How I survived a month without alcohol or sugar (and lost a LOT of body fat)

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I know, you’re thinking: “she’s crazy, right?” Well… I might be, but it worked! Yep, I’ve continued to keep this going past the one month mark and had no intention of doing so. After moving back to Seattle, I realized that coming off of a huge 6-month traveling tour took it’s toll on my gut as well as my mood. I’ve spent hours thinking about how food affects my body and mind and I soon realized that it wasn’t about cutting out cheese and butter. After reading a few books outlining the benefits of a diet with no sugar or simple carbs and an increase in healthy fat, I finally decided to commit to it. Just like that…commitment happened.

This new approach to eating began with baby steps. When I started to analyze my habits, I noticed that every time I’d drink wine or any alcohol, the rest of my diet would slightly slip. On nights I omitted the wine, I’d usually eat a delicious salad with hefty vegetables and sugar-free, healthy salad dressing for dinner. But whenever I’d drink even one glass of wine, I’d sit one my couch and start snacking on processed popcorn or ‘healthy’ chips. Then, that jolt of energy would kick-start my cravings for bread, chocolate, parmesan, pasta, pizza and everything else I was trying to avoid. I had never associated the two habits before, but once I paid attention, it made sense.

The first two weeks of cutting out alcohol were easy. My routines continued without issue: working out, lots of decaf tea and plenty of new books. But once social events began to fill the calendar, avoiding alcohol became far more difficult than I thought it would be. My friends and I would go to dinner and everyone would order a glass of something. But rather than sip on a cabernet or merlot, I’d just order boring old water and sip it begrudgingly as the rest of them cheered with wine soaked smiles. To add more to the struggle, I traveled to San Diego on a weekend business trip, which was filled with evening parties, networking events and business dinners. This is where the learning curve made itself even more known. During moments when I’d normally think nothing of a drink or two, I was suddenly glancing around the room like an ugly duckling with no social safety net.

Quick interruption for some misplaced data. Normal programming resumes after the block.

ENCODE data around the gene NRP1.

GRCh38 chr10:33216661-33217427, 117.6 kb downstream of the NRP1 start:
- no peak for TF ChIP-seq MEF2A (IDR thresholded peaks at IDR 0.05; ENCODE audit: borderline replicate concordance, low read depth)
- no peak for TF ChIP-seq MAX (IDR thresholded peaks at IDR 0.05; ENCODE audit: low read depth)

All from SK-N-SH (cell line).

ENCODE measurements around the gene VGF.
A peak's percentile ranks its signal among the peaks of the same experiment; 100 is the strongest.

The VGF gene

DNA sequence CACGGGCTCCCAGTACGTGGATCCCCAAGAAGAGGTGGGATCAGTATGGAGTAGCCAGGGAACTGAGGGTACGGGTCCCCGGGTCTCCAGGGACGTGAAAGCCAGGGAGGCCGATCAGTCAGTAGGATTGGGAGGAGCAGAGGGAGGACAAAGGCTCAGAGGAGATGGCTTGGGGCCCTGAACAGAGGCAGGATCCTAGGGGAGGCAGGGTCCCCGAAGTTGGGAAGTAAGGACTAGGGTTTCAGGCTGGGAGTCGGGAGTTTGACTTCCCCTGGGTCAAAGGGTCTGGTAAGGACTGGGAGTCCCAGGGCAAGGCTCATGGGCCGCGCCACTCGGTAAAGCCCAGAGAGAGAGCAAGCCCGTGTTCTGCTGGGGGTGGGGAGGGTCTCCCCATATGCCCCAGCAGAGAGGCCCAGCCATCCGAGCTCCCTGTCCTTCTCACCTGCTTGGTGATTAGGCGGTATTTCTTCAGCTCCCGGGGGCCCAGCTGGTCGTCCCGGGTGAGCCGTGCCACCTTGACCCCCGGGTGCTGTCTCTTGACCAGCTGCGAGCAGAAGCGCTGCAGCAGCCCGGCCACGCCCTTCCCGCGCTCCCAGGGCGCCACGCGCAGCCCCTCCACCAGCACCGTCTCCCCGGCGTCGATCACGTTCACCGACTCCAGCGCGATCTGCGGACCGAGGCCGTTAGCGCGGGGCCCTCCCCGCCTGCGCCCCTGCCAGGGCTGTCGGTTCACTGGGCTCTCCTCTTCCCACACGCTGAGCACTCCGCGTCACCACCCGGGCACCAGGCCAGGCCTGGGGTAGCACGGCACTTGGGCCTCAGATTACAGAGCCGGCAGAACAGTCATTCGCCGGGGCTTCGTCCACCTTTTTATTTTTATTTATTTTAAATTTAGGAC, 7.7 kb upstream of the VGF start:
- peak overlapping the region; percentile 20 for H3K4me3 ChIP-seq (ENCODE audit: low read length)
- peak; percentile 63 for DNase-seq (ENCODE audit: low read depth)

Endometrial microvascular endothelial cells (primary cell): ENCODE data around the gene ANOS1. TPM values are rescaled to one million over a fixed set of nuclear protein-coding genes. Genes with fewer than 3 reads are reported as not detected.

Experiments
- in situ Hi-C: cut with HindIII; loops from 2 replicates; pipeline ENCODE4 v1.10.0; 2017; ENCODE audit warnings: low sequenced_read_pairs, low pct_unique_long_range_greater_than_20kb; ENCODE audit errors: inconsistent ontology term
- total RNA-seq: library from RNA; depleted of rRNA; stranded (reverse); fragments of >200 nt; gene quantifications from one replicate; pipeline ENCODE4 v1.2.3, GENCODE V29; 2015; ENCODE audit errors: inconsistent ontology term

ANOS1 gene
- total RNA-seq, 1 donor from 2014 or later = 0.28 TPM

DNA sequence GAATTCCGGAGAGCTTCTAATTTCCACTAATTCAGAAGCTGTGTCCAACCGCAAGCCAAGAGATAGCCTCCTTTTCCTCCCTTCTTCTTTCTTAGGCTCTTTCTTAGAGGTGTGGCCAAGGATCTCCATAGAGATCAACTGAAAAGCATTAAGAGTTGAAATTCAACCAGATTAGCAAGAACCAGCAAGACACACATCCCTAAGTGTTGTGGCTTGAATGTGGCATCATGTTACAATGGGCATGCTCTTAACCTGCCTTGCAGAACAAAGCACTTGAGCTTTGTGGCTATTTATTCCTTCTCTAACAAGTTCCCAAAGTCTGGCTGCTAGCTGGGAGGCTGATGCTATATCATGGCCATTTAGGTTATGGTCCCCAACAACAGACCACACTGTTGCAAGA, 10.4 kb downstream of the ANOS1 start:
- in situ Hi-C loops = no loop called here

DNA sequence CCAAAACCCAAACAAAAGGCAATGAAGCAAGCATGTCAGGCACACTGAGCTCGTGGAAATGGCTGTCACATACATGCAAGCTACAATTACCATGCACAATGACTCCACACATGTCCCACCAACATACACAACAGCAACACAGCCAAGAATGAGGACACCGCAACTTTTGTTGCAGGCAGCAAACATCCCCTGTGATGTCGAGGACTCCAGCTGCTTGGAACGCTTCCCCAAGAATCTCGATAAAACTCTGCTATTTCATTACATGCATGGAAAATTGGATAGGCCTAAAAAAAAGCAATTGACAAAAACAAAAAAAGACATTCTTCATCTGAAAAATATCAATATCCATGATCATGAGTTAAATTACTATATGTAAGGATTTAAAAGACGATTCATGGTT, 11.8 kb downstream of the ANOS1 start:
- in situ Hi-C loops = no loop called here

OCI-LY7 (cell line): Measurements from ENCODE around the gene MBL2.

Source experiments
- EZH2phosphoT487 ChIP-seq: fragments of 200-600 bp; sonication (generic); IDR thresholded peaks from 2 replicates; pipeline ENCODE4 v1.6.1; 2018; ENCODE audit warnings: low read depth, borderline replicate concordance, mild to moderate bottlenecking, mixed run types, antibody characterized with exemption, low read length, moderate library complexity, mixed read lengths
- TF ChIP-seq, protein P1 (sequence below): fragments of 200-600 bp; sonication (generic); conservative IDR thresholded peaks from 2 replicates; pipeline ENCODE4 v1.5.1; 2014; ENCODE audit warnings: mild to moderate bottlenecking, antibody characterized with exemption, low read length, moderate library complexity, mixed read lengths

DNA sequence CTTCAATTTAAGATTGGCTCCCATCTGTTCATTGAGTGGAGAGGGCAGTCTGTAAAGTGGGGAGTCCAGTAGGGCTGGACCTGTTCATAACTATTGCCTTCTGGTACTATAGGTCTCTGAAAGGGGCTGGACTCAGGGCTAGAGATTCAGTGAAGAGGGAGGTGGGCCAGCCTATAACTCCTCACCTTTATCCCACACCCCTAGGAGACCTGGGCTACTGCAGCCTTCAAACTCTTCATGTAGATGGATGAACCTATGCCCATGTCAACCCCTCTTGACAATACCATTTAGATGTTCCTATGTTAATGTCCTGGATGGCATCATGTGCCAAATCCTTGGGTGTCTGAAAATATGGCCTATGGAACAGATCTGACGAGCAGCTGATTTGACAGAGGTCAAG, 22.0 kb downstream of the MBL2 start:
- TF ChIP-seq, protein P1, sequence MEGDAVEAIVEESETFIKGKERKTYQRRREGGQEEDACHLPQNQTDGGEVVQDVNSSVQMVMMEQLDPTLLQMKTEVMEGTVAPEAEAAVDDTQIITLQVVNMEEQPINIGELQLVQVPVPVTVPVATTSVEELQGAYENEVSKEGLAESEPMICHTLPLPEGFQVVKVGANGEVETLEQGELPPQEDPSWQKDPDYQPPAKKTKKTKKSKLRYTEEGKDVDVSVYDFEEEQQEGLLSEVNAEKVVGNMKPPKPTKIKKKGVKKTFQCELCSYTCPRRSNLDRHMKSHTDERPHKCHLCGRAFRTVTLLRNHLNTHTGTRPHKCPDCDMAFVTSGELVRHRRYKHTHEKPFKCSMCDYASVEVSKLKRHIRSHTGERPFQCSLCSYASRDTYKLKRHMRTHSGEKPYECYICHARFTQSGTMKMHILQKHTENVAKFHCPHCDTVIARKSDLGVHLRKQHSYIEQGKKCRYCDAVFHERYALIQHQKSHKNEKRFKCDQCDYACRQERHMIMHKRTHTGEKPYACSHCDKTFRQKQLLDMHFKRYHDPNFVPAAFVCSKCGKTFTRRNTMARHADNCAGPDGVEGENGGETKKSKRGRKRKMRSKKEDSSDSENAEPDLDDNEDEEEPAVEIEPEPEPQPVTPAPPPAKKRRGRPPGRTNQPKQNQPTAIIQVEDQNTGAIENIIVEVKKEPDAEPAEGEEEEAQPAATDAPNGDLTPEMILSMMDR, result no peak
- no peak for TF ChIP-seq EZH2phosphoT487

I didn’t drink casually because I necessarily wanted to, but because it is a cultural norm. Conversation flowed more easily, happy buzzed vibes gave me energy and I’d enjoy a night out a whole lot more. When I stopped drinking, there was a constant, uneasy feeling of FOMO, (fear of missing out) on nights where everyone would go out to bars. It just didn’t sound fun to soberly watch drunk people laugh and spill their beers all night. ‘Why don’t we go to the park? How about a picnic? Laser tag anyone?’ I’d think to myself.